DRAMA SERIES "Masters of Sex"
WHEN | WHERE Premieres Sunday night at 10 on Showtime
REASON TO WATCH Is this sex-research drama explicit? Oh, yeah. Is it profound? Positively.
WHAT IT'S ABOUT History has a heartbeat in "Masters of Sex," its title playing off the name of illustrious Washington University "ladies' doctor" William Masters. His data-driven study "Human Sexual Response" blew the lid off the physical facts behind S-E-X in 1966, co-authored by research associate Virginia Johnson, who would later become his wife.
But in the early-years portrayal here by canny actors Michael Sheen ("Frost/Nixon," "The Queen") and Lizzy Caplan ("Party Down," "New Girl"), these figures are hardly masters of their own domain. When they meet in 1956, Masters is a clinical prig who is shocked to learn women fake orgasms, whose intimate life with his own wife dispassionately requires the "most effective position" for conception. Younger and livelier, former lounge singer Johnson is a pragmatic divorcee who craves sex because it feels good, who itches to do something more than "hitch her wagon" to another man.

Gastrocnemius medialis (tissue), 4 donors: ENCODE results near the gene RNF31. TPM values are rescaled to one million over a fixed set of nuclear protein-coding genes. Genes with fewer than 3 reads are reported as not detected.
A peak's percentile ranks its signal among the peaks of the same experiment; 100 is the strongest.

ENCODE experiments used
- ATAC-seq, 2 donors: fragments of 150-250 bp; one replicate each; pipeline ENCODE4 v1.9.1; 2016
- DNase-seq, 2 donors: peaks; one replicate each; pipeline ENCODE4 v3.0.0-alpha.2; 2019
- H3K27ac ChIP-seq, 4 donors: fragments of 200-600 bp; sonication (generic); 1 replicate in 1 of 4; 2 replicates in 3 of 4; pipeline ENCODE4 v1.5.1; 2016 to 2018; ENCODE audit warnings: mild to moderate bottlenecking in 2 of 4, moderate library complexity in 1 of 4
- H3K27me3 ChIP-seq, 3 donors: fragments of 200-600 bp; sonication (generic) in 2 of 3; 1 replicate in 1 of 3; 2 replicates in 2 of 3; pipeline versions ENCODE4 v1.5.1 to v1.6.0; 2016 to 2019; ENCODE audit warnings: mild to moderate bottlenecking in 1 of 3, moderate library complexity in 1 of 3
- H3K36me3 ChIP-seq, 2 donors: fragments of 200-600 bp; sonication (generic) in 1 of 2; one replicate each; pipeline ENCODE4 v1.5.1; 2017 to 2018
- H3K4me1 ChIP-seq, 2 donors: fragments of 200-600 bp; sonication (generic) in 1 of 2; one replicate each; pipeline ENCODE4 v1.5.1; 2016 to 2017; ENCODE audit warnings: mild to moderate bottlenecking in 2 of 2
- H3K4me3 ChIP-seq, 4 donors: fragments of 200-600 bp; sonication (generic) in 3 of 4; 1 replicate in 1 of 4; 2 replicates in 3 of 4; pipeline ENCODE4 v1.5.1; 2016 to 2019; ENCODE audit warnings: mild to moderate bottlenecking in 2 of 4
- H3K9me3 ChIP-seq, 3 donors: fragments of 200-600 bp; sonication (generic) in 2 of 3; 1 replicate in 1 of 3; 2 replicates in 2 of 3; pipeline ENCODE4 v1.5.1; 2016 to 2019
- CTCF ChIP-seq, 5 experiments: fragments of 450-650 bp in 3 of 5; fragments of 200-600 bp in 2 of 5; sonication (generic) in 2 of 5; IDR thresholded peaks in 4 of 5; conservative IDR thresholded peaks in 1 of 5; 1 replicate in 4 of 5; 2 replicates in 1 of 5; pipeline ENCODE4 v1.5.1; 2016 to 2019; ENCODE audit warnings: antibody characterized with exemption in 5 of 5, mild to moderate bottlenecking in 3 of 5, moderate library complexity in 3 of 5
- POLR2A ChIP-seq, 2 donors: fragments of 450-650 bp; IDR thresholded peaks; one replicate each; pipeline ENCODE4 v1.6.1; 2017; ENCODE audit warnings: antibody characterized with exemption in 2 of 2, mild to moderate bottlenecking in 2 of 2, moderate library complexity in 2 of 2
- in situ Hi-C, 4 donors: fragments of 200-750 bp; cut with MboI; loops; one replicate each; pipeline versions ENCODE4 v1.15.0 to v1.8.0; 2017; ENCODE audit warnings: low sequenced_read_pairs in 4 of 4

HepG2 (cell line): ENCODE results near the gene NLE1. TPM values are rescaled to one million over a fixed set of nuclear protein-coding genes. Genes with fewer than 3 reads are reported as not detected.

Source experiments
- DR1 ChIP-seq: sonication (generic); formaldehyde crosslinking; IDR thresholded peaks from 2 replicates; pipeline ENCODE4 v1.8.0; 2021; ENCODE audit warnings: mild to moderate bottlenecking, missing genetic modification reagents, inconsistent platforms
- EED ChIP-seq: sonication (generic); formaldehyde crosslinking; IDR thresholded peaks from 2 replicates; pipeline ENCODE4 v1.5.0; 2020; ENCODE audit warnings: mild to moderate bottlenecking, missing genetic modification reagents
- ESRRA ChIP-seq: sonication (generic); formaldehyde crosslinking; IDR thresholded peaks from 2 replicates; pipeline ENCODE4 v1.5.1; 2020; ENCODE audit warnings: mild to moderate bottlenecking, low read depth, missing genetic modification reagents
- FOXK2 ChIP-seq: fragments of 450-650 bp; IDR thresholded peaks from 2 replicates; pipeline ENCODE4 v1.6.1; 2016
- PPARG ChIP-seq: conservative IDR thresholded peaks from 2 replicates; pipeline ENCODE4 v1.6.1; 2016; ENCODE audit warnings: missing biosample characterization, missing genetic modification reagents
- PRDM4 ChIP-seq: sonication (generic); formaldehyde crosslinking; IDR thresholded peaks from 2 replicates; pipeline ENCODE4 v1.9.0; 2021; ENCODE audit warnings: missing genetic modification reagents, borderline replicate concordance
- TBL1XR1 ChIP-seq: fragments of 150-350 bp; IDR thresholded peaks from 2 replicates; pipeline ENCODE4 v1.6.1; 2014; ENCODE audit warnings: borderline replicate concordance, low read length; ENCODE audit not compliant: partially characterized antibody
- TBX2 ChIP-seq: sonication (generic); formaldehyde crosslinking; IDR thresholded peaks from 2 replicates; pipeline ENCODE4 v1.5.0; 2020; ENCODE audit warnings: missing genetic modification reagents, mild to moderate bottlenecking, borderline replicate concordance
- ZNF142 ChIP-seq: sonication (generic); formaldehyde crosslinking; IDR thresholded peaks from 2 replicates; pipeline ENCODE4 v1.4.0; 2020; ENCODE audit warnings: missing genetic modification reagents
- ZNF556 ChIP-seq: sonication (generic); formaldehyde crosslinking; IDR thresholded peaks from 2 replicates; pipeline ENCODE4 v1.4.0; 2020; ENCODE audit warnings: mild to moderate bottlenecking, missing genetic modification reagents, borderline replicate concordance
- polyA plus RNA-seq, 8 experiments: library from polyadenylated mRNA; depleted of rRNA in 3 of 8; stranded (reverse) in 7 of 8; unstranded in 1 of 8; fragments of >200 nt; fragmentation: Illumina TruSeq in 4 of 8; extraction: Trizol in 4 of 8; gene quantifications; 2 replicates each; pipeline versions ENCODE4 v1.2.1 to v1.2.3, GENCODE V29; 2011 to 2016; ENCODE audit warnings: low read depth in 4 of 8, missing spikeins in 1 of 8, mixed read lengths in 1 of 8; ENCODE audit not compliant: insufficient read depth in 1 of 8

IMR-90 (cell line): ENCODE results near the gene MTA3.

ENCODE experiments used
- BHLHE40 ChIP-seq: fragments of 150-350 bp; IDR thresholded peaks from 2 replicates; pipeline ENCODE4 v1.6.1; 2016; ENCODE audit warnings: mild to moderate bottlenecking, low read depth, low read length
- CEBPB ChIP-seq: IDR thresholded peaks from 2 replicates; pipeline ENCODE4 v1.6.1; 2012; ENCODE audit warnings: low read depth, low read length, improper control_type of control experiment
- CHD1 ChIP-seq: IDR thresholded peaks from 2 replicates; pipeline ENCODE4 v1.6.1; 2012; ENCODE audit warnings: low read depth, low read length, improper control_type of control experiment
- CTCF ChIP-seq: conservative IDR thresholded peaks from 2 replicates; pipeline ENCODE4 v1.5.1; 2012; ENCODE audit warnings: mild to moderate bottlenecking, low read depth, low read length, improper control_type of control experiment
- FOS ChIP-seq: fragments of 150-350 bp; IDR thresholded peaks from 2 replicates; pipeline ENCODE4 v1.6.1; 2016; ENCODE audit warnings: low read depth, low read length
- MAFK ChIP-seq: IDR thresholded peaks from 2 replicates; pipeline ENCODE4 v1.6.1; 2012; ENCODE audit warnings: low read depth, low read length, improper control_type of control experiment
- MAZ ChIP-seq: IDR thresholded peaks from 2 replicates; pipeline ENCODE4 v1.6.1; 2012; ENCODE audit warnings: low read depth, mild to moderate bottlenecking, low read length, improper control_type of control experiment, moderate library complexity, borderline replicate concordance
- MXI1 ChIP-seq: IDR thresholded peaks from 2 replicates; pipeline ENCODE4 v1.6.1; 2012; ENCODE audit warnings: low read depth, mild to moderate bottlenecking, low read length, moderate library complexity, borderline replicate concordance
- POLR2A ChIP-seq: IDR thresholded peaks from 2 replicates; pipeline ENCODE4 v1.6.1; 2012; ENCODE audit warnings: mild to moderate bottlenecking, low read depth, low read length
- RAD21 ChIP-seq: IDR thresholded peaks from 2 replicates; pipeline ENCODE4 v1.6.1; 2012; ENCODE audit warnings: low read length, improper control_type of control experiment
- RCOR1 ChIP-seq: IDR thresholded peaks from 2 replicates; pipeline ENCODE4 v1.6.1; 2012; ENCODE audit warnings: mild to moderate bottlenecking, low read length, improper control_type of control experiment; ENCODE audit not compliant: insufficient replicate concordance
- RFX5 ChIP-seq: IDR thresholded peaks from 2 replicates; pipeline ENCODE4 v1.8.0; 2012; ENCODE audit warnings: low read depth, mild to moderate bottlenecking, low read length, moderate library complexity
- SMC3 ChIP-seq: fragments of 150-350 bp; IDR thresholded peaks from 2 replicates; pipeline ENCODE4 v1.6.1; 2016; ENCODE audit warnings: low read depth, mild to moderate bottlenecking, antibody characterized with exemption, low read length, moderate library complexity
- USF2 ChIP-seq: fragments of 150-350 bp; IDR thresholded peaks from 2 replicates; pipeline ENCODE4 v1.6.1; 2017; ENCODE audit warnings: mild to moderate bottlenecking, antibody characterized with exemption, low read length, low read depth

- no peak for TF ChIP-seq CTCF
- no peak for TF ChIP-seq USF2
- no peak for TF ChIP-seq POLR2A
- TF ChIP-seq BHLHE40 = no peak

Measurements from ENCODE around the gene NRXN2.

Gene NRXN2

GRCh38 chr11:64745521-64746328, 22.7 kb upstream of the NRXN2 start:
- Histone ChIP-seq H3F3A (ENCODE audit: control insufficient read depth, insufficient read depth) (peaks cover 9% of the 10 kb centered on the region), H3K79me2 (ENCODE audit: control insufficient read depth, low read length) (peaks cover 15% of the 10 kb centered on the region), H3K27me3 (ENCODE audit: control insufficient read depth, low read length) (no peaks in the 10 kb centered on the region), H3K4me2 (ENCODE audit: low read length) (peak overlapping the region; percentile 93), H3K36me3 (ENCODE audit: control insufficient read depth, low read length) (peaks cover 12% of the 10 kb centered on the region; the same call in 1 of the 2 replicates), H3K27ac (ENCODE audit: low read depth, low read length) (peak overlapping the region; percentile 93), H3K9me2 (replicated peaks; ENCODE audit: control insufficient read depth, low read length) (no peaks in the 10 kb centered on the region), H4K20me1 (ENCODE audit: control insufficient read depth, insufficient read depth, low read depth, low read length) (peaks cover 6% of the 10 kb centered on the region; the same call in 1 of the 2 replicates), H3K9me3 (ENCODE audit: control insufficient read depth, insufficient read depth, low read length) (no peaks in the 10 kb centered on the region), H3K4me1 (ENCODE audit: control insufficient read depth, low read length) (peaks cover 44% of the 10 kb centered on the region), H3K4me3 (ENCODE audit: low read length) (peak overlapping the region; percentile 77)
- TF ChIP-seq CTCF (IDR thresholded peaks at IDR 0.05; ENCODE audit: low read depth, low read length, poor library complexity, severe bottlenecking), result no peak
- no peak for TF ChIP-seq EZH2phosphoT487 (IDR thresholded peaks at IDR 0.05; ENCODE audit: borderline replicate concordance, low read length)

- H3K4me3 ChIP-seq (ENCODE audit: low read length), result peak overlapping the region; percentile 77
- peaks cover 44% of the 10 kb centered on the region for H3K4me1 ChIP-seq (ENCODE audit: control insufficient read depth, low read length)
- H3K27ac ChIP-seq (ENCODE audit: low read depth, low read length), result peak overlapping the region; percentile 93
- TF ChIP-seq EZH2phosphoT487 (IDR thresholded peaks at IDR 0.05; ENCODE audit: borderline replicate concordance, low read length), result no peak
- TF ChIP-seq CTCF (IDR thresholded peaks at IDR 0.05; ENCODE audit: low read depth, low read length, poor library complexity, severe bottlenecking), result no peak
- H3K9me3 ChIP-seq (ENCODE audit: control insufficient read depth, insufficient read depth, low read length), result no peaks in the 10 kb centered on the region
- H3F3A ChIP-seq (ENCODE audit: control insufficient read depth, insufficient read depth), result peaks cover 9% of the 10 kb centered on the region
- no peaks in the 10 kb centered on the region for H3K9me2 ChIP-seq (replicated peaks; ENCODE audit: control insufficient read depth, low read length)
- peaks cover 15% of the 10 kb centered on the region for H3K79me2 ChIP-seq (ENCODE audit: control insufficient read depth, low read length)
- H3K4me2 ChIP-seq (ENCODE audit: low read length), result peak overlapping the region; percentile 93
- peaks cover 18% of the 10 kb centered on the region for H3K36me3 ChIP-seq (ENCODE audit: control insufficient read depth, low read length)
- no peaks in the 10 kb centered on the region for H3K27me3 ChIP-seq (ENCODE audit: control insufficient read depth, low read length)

What will it take for them to shock society through electrode wires attached to subjects observed in sexual activity? Brothel clinics. An elongated glass-enclosed peeping camera named Ulysses. And blackmail of various kinds. Who said collecting "physiological data" was simple?
MY SAY It's impressive how quickly "Masters of Sex" (based on a book by Newsday reporter Thomas Maier) creates a palpable universe of organic characters -- almost as instantly as it gets graphic with Masters taking notes behind a closet keyhole in a St. Louis "cathouse." What others call "smut," he calls Nobel Prize pursuit. Yet Sheen's uptight demeanor seethes with frustration and need. Especially for Caplan's go-getter, the yin to his yang, the people-person who facilitates his scientific snooping in a strait-laced era. Supporting characters have equally vivid emotional lives, thanks to keen performances and to showrunner Michelle Ashford's scene-setting scripts, evoking cultural crosscurrents through everyday interactions.
Humor is also key in the capacious pilot hour directed by John Madden ("Shakespeare in Love"). Subsequent episodes echo its deft balance of epic scope and whimsical humanity. Sure, there's naked skin in graphic activity here. But salacious, it's not.
BOTTOM LINE "Masters" isn't just about sex. It wants a relationship with you.